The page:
Companies and businesses plan, organize and execute strategies to attain the end goal of profitability. The process of planning, organizing and executing involves the functions of many departments such as marketing department, operations department, human resource department, etc. All these departments are nothing but amalgamation of all the employees of the company with different skills. The success of a business or an organization depends on the effective and collective efforts of these employees or resources. Thus, it is an important function of an organization to effectively manage these resources, so as to maximize the employee performance(Fernerand Tempel2007).Human resource management hence in simple terms can be defined as the process of implementing a strategic approach for effective management of the people in a company (Saheem and Festing 2018). Multinational companies employ control on cross-border subsidiaries by transferring employment practices to their subsidiaries. It is important multinational companies (MNCs) to develop the globally integrated HR policies and at the same time adapt to the local pressures (Schroter 2014).
Employee related issues are becoming more common in the business industry. Companies are now reducing the number of home employees to foreign locations for extended periods (Giardini, Kabst and Camen2005).Often low performance is observed in these employees. Human resource management becomes difficult in such countries as employees face cultural isolation. Thus, companies employ use of National Business Systems (NBSs) for this purpose.
National business systems thus can be explained as stable and cohesive configurations or set of interlocking structures considering different economic, cultural and social factors that are created to achieve a standardized employee practices to optimize the business activities and maximize employee performance.
When an organization transfers work patterns from one country to another national patterns collide, and interpretations related to work and employee relations may not be easy to combine (Edward and Kuruvilla 2005). A human resource practice or approach which is effective in-home country for a multinational company, may not be useful in other host countries (Morgan 2007). The development of national business system is thus important to prevent this from happening.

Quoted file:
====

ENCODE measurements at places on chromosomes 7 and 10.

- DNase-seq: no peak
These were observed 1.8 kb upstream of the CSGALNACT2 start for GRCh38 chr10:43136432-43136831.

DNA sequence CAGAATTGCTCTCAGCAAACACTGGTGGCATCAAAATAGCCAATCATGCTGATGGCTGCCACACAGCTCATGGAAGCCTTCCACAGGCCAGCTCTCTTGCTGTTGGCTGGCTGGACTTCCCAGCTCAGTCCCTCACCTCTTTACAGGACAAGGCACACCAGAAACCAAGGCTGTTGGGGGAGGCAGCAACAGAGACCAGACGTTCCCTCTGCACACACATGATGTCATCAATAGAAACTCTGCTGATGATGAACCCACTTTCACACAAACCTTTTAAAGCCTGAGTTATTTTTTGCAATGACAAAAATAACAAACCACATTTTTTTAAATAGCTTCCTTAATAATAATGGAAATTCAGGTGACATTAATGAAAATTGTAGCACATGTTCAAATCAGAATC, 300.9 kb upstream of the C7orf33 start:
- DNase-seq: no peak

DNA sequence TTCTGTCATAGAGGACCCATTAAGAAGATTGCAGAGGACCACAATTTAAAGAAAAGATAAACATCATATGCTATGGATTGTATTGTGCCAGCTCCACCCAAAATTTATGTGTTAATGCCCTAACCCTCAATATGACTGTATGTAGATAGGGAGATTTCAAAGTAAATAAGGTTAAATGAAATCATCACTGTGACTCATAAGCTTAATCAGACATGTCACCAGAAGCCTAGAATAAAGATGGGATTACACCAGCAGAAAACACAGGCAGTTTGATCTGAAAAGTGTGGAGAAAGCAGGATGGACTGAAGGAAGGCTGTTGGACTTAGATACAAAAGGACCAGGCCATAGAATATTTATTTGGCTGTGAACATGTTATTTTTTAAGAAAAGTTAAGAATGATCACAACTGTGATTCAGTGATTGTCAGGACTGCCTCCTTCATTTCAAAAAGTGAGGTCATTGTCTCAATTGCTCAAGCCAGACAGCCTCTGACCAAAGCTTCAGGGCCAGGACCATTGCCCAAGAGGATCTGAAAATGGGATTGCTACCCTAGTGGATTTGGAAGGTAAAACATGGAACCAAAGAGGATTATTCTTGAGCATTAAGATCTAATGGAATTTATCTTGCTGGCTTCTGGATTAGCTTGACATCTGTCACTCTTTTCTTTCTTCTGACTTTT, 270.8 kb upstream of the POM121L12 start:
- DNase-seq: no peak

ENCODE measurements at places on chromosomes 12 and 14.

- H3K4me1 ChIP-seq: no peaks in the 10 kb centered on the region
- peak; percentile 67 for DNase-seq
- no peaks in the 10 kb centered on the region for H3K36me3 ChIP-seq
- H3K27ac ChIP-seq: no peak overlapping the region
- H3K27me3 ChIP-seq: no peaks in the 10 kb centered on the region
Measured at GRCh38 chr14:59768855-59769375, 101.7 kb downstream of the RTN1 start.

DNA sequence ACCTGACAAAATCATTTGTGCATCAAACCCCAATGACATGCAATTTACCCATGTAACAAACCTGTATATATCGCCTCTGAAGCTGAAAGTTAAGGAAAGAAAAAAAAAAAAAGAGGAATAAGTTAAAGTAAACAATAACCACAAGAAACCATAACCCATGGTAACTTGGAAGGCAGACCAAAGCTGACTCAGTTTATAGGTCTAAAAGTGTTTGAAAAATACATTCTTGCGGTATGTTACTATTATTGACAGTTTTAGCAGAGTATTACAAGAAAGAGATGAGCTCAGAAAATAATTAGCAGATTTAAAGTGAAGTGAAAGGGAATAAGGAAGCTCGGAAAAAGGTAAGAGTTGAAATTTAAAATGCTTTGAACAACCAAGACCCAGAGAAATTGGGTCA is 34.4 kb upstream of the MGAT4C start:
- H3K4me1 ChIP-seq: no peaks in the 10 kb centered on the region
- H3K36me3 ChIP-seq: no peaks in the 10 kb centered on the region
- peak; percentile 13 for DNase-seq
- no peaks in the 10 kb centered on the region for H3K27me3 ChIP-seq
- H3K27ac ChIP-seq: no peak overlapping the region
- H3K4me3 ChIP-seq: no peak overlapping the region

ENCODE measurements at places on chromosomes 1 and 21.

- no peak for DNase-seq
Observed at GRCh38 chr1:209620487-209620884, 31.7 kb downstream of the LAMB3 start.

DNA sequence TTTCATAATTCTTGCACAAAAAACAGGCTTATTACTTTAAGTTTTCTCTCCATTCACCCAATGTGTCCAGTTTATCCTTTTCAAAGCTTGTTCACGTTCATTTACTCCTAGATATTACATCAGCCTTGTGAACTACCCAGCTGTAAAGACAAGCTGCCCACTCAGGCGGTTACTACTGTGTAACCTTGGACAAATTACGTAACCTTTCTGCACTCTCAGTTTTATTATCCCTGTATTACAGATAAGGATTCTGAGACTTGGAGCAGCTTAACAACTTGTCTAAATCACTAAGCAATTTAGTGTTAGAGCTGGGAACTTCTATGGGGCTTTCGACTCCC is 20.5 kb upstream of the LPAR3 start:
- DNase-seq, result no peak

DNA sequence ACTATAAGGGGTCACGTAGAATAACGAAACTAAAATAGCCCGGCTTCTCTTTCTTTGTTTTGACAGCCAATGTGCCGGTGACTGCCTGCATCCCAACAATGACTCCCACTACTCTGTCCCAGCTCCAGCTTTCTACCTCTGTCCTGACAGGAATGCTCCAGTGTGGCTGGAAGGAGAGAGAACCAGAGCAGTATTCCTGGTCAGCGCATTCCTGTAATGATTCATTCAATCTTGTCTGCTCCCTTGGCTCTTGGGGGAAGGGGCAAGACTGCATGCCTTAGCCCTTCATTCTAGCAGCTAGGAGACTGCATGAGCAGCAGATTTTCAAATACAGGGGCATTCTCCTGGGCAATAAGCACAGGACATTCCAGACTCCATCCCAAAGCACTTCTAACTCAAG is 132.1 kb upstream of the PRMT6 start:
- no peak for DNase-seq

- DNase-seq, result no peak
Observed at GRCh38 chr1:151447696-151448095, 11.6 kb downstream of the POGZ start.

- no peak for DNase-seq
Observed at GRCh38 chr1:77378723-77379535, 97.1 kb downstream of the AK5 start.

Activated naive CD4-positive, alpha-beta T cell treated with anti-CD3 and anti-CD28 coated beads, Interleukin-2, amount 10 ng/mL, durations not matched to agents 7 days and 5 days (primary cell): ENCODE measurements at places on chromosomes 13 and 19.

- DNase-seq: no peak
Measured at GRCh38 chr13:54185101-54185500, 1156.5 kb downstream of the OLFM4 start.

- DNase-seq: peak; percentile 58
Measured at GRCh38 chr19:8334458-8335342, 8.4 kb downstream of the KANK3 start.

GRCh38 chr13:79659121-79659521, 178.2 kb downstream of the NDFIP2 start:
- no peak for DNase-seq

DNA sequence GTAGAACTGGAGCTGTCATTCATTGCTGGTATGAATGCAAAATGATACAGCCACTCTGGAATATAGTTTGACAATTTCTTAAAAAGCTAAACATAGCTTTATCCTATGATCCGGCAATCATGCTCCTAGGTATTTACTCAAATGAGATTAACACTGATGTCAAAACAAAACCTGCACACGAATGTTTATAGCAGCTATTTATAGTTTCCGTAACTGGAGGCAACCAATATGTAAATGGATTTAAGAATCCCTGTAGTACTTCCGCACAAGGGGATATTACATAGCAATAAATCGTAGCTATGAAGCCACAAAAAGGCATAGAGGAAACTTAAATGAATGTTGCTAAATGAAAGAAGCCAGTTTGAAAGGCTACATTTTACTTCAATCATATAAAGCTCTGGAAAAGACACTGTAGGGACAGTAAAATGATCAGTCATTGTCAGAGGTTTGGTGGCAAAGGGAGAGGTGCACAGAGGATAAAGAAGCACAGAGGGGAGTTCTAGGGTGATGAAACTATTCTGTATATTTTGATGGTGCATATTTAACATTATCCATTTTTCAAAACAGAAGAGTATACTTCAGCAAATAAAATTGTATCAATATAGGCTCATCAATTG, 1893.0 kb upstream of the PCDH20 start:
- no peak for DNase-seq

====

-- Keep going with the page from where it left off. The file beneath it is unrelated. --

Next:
One example which can explain the importance of national business system is of BMW. BMW a German car manufacturing company acquired Rover another automobile company in United Kingdom (Almond, Edward, and Clark, 2003). The German company promised of long-term job securities of the employees in United Kingdom. But the company failed to understand the cultural differences of the employees at United Kingdom. As result of this failure in understanding, the German company had to face resistance from employees and low level of cooperation. All this chaotic situation resulted in the rise of conflicts between the employee unions and the management in United Kingdom operations.
The above illustration thus highlights the importance for the multinationals companies to develop and implement a National Business system to its cross-border operations to ensure human resource management so as to fulfill their end goal and gain competitive advantage.
The national business system differs greatly between Germany and USA. The multinational companies in these countries have to face various cultural and institutional pressures (Oliveira, et.al 2018). The consumer taste of Germany differs from that of USA, the work patterns of the employees of Germany and USA also differ. The management styles of Germany and USA also are quite different from each other. The companies in these countries have to face pressure of global integration. The US national business system has a parochial or an inward-looking human resource system for its MNCs. The diversity policy here is driven with an ethnocentric approach and driven as a global policy and disseminated in a standardized form. However, the German national business system has an outward looking approach, which drives the diversity policy using relativism, and standardizes its processes accordingly (Dekocker, et.al. 2012).